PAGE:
What is TCM?

homework is a modern ode to ancient Chinese philosophy and is deeply rooted in the principles of Traditional Chinese Medicine (TCM).

Our founder Stephanie’s family and their practices are the main inspiration behind the brand. From her Popo picking herbs in the mountains in Tai Po to create remedies, to her parents who immigrated to Manchester in 1984 to set up their own clinic, TCM has always been a very important part of her life.

Core Principles

TCM is an ancient Chinese system of health and wellness that has been used for thousands of years. Unlike Western practices, TCM considers your entire well-being, not just individual illnesses or ailments, and focuses on healing with an emphasis on prevention. It is a truly holistic practice that is centred around balance, harmony and energy, using both psychological and physical approaches to address health problems. It is built on the two central ideas:

Qi, or life energy, that flows throughout the body and powers all of its organs and systems. This affects the way we move, function and feel and is a constantly changing energy.

Yin and yang, the two opposing energies that describe the qualities of qi. Yin is a feminine energy that is slower, more peaceful, cool, restful and nurturing. In contrast, yang is masculine, bright, warm, active and expansive. One cannot exist without the other, just as day cannot exist without night, and we must strive to achieve an equal balance of both energies to achieve harmony within the body and mind.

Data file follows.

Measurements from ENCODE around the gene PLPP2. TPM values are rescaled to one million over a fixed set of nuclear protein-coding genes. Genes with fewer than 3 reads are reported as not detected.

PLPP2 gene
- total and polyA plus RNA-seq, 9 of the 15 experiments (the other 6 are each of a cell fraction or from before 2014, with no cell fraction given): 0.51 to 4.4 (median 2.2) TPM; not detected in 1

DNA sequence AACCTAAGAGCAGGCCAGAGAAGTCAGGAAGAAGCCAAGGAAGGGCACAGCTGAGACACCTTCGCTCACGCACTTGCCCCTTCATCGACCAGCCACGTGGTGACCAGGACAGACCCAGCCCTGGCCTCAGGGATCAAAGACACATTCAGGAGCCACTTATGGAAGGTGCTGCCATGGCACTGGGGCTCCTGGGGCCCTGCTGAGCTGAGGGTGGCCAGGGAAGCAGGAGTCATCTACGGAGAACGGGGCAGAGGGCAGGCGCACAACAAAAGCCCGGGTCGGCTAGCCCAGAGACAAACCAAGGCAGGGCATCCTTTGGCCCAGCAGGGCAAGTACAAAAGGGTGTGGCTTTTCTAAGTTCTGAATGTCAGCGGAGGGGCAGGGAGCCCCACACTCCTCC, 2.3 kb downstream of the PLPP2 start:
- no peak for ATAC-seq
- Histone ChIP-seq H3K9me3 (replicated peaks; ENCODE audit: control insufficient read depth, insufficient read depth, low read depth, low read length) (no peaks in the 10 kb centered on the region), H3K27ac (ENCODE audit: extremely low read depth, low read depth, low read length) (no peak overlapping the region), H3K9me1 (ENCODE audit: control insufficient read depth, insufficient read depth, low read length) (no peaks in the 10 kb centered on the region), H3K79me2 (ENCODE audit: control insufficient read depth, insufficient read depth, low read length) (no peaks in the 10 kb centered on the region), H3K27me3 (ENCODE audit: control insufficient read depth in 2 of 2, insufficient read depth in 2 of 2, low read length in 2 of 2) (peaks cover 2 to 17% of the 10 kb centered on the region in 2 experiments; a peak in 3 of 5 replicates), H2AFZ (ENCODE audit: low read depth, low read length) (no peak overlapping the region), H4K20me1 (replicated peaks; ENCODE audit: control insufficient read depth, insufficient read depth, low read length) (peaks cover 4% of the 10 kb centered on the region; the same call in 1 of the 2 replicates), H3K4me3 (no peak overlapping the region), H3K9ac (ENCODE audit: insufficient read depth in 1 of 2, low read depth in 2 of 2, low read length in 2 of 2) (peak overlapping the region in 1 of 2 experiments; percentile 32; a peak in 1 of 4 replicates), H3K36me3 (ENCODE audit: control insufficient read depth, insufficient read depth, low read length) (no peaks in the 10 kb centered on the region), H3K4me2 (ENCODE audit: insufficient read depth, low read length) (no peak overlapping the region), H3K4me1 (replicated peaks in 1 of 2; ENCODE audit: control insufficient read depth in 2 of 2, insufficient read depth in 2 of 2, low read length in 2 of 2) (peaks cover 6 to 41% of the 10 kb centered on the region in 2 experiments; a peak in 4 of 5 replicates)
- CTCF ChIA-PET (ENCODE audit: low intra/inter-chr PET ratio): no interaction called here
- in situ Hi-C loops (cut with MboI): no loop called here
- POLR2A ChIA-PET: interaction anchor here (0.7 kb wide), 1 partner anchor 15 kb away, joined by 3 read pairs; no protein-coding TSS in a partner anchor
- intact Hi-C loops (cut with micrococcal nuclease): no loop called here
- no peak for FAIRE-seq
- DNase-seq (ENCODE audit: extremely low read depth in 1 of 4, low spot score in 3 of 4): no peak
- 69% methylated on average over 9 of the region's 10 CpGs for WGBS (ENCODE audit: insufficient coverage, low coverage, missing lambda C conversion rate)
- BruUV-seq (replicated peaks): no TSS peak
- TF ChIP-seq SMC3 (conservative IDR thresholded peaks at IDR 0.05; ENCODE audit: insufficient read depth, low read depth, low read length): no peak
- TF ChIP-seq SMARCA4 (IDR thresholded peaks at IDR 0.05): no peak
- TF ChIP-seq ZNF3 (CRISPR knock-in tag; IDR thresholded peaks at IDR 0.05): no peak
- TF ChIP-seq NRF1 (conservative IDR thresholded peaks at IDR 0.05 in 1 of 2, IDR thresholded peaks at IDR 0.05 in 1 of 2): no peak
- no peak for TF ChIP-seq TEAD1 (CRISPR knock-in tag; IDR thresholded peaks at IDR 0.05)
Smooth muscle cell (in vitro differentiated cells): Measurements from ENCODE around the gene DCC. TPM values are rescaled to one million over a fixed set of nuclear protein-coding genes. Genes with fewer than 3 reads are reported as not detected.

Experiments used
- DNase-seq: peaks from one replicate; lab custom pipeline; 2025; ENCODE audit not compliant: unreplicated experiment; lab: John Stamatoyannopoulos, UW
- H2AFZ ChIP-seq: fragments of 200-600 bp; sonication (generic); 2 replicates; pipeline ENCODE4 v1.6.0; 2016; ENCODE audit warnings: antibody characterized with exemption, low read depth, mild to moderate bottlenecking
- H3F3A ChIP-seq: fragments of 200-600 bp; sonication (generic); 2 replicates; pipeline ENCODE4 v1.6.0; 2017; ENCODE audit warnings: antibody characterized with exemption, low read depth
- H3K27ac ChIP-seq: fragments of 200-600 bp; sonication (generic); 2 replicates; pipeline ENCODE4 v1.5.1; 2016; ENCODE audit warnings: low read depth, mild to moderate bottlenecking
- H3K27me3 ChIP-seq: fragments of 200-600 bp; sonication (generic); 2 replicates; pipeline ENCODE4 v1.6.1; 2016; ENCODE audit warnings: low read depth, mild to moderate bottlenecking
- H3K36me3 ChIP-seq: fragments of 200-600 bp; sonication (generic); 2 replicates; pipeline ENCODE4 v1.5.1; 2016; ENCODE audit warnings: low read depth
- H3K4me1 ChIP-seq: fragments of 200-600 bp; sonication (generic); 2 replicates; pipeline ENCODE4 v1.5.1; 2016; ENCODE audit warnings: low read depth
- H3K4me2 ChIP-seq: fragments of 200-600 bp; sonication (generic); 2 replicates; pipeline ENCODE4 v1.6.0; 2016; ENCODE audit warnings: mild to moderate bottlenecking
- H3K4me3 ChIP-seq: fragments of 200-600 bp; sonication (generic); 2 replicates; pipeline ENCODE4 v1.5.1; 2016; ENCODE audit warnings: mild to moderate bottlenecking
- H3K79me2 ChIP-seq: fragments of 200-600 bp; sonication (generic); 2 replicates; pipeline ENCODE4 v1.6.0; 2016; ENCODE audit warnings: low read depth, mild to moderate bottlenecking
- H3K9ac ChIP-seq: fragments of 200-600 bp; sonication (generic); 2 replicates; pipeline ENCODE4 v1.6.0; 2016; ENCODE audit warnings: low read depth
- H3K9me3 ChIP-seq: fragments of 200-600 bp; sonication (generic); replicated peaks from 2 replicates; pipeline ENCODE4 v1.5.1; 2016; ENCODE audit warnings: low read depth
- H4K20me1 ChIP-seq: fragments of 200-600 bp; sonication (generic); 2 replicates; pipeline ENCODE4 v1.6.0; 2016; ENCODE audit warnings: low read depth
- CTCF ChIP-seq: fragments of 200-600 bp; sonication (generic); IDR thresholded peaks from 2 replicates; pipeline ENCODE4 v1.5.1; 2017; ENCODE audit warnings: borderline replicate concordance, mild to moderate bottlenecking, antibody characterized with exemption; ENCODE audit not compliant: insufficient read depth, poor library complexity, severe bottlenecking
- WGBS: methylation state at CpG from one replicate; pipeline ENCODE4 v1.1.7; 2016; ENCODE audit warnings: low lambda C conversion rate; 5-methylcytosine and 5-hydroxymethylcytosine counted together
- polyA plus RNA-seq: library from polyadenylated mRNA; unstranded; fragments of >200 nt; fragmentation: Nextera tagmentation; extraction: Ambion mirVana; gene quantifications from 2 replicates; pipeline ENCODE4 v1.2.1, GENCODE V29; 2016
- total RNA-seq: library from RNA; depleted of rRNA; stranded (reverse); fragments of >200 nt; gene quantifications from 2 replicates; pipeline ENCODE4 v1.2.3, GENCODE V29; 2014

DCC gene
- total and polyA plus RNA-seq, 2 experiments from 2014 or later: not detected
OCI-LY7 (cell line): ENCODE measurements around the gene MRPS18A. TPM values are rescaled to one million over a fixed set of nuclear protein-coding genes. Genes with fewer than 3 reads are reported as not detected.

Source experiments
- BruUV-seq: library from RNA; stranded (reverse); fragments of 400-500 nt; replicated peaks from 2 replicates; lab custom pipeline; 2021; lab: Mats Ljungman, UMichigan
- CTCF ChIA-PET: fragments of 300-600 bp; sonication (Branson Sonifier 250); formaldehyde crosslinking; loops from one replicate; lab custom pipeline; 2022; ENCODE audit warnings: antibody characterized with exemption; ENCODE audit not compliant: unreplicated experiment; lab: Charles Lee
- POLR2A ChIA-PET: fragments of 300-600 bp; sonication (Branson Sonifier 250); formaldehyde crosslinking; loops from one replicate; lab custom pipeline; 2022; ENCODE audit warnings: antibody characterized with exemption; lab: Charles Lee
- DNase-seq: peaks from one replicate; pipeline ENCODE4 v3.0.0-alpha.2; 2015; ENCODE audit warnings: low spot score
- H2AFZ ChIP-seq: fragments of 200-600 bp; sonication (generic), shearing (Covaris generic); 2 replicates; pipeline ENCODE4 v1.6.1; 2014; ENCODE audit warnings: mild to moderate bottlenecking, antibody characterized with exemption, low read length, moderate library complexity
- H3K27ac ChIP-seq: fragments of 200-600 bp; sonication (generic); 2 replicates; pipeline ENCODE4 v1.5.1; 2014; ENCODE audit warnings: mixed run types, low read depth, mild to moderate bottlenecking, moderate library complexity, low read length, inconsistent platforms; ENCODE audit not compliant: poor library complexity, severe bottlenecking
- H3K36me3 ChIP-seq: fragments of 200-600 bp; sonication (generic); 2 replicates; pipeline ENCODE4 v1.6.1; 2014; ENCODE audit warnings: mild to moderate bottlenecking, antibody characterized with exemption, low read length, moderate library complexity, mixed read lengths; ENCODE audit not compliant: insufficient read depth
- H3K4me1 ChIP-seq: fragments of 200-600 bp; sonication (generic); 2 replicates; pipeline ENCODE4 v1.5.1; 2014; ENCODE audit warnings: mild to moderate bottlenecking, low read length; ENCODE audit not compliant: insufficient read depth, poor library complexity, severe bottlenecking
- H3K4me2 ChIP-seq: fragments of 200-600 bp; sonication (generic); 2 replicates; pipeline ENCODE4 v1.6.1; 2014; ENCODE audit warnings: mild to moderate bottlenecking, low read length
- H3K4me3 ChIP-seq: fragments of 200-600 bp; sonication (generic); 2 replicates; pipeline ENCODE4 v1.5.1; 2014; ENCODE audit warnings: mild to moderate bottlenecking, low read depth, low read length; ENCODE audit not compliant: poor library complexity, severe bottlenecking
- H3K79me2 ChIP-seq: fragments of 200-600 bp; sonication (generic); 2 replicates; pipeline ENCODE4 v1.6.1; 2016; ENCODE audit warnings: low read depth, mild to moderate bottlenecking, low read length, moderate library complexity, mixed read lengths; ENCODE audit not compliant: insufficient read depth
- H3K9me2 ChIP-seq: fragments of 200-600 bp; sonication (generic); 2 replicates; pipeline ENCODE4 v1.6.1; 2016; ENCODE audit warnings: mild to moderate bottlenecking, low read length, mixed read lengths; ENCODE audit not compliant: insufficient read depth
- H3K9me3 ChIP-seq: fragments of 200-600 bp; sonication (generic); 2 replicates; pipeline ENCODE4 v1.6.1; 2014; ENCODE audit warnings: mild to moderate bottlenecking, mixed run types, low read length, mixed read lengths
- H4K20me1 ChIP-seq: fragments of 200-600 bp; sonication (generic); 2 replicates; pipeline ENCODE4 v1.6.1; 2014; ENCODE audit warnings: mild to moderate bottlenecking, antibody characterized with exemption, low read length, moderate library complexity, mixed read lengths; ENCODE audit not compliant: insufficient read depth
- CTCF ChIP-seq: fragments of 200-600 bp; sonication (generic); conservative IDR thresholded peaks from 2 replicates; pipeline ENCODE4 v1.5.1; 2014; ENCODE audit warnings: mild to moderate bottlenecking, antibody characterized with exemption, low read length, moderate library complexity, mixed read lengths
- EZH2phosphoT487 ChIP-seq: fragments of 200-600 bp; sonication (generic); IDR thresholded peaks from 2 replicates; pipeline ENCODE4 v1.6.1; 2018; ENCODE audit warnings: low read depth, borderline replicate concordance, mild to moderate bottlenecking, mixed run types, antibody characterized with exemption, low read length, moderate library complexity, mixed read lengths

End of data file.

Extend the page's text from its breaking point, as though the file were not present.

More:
Importance of balance

TCM ultimately aims to create and maintain this harmony, balancing yin and yang energies, and ensuring a healthy flow of qi. When there is an imbalance that alters the normal flow of qi, this is when disease and illnesses occur, usually caused by external or environmental factors, internal emotions and lifestyle factors, such as diet.

Through its use of numerous different practices, TCM stimulates the body’s healing mechanisms, including acupuncture, herbal medicine, nutrition, massage and exercise like tai chi and qi gong, which combine movement with meditation.

Five Elements

One aspect of TCM that particularly interests us at homework is the importance of the natural world around us. A key tenet of TCM is the five element theory, which outlines the relationship between the five basic elements in nature (wood, fire, earth, metal and water) and the life force or qi that flows through them. While these elements are individual, we embody them all, and that is what creates balance.

These five elements apply to foods, organs in the body, mental states and help dictate treatments and diagnosis for certain ailments. For example, if you were experiencing excess heat, you would look at reducing fire elements in order to regain equilibrium. This would mean resting, practising mindfulness and eating cooling foods. These kinds of imbalances and therefore treatments vary season to season and in line with the fluctuations of the natural world around us.